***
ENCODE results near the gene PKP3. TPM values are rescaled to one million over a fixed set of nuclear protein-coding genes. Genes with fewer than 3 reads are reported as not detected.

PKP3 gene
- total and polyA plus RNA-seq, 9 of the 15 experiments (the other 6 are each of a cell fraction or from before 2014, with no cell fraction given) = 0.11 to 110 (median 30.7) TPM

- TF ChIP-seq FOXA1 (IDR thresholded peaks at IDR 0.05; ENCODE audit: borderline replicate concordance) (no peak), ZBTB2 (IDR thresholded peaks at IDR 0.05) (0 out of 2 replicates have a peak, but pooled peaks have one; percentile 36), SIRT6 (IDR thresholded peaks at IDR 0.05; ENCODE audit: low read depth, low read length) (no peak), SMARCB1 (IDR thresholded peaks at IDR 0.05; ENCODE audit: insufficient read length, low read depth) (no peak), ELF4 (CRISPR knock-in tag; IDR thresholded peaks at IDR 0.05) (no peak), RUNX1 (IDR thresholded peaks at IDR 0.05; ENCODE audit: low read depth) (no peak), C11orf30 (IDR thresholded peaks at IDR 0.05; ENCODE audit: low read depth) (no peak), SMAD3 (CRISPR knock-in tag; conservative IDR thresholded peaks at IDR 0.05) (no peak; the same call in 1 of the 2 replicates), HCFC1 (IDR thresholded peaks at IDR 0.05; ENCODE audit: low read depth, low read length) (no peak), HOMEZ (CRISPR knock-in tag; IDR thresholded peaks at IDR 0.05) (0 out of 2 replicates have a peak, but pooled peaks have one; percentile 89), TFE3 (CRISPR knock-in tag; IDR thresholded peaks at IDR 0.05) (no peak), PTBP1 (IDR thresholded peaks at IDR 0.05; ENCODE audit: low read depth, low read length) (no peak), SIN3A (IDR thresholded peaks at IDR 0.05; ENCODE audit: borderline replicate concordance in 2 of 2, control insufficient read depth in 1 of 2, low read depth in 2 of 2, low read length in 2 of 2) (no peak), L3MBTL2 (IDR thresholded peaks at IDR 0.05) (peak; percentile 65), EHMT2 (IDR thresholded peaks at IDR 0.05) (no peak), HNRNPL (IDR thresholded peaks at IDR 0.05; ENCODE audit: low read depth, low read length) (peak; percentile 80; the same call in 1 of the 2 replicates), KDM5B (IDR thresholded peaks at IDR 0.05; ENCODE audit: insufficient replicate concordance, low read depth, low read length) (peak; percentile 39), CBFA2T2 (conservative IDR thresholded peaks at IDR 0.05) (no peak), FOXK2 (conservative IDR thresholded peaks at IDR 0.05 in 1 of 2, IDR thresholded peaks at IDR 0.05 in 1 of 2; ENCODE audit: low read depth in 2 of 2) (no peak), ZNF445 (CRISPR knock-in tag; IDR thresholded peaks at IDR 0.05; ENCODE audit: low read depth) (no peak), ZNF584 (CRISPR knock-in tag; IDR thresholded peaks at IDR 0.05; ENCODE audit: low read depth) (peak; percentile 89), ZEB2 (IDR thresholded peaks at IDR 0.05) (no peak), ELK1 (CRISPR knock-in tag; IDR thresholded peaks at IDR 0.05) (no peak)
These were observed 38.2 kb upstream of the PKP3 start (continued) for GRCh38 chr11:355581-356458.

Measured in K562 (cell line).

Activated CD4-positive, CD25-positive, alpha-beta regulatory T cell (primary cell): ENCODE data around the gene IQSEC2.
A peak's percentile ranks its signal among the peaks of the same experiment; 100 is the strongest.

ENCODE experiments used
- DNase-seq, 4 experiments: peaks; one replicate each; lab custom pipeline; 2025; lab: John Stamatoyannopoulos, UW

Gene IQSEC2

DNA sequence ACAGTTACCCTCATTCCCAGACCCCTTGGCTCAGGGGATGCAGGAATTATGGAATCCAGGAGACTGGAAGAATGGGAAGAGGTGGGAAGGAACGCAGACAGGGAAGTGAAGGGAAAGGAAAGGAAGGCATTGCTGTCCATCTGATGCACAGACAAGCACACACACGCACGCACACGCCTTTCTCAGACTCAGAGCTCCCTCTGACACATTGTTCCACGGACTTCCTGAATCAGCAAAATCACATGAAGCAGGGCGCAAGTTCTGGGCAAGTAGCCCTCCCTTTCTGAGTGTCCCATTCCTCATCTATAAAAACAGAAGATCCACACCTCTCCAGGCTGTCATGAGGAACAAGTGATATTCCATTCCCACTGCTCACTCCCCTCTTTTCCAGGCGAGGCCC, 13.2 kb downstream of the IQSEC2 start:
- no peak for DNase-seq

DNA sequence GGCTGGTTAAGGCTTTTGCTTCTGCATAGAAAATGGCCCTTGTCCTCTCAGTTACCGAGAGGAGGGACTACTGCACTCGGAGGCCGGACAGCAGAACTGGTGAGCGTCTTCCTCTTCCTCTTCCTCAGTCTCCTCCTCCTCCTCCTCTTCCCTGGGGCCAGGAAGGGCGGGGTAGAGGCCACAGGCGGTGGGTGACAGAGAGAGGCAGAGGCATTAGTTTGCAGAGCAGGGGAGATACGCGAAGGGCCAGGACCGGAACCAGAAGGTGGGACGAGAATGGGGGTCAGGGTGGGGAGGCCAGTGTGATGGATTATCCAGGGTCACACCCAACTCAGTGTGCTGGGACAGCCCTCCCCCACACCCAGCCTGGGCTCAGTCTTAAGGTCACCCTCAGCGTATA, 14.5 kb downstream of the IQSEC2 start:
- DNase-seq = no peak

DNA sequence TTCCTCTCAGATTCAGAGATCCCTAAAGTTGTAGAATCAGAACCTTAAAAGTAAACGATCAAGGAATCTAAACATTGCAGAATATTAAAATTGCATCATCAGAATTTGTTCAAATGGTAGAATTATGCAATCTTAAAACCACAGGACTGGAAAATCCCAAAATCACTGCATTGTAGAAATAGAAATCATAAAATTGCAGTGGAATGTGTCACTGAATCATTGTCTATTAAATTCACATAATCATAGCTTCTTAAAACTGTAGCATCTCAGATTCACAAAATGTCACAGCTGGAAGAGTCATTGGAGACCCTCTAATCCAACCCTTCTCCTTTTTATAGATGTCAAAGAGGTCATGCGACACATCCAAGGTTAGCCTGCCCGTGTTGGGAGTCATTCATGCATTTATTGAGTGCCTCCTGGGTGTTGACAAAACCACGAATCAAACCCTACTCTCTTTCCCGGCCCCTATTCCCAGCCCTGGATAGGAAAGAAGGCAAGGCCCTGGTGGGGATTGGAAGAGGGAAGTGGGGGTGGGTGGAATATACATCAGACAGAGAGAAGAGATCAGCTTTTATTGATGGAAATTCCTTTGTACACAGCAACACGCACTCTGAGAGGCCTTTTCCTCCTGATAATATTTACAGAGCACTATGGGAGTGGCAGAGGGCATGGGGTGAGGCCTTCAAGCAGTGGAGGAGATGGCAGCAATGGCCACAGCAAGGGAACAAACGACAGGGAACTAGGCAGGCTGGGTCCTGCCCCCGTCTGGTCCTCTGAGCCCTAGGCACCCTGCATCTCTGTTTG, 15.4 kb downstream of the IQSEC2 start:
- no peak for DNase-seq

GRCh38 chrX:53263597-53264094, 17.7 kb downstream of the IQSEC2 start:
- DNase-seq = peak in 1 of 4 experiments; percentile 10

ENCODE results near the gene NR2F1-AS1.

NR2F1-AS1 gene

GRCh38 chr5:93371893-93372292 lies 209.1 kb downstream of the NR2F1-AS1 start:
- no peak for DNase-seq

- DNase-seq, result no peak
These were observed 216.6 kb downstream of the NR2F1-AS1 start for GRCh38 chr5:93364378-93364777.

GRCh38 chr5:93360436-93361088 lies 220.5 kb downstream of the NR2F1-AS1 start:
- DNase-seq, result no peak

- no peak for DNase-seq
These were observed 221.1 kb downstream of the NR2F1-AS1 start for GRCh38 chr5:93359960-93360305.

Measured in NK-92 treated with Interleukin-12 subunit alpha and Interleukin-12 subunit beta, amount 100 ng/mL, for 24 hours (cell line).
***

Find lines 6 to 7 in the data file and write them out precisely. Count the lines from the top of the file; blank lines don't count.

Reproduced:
Measured in K562 (cell line).

Activated CD4-positive, CD25-positive, alpha-beta regulatory T cell (primary cell): ENCODE data around the gene IQSEC2.